“It is not enough anymore for a director to learn about the company, read the board materials, go to board meetings, and make site visits.”
Furthermore, directors themselves need to be well versed in responding directly to constituents on issues related to the company’s reputation. Investors are reaching out to individual directors, and many companies are now comfortable with having individual board members interact directly with high-profile stakeholders, including critics. With respect to board and executive compensation, for example, the chair of the compensation committee is now expected to meet with investors to explain compensation decisions in connection with disclosures in the company proxy statement.
Choose the governance structure that fits the company
There are many schools of thought on how governance structures handle risks and reputation most effectively. Some believe that risk management is the responsibility of the full board. Others believe the audit committee is best placed to oversee reputation management, since that is where enterprise risk management resides.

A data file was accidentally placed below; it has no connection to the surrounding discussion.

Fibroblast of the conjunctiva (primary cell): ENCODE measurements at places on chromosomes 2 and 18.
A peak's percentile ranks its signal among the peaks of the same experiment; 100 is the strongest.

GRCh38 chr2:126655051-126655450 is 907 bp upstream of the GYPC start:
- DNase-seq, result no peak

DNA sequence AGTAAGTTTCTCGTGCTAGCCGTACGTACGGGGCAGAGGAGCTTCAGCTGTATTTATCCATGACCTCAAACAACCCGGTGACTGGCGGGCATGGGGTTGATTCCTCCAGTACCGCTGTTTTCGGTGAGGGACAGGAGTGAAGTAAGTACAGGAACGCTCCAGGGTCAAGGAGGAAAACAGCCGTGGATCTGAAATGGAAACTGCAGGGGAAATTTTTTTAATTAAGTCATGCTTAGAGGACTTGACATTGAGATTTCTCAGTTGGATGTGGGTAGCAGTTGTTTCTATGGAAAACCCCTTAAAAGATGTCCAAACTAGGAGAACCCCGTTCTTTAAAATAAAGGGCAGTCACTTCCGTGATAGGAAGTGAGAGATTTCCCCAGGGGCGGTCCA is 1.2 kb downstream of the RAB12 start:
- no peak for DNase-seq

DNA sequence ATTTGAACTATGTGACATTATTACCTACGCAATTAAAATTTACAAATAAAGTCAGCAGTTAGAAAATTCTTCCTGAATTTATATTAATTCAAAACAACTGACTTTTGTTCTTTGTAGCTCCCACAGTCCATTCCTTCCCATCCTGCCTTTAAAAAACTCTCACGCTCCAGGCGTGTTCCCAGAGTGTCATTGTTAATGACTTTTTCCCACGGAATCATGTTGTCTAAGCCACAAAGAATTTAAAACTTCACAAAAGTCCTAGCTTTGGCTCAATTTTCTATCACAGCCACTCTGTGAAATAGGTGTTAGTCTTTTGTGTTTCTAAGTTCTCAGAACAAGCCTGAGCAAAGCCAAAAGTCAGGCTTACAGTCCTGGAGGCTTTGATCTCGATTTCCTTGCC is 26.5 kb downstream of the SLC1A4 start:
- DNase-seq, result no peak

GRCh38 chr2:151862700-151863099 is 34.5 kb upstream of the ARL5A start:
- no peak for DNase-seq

Some companies have established risk committees separate from the audit committee. These targeted risk committees are most valuable in companies still working to establish strong internal policies, systems, and processes. Others would rather see a different type of committee address these issues, for example, a committee on health and safety, or a corporate social responsibility or sustainability committee. Depending on the size and complexity of the company and the types of risks it might face, any of these governance options might make sense.
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Create a robust intelligence system
Any governance effort must include a reputational intelligence system. It is almost impossible for the board to possess the breadth of experience needed to identify, evaluate, and monitor every situation, so having its own advisors in specific areas is critical. This is already the practice with compensation advisors and audit firms, but other disciplines can also find value in exposure to outside experts and stakeholders.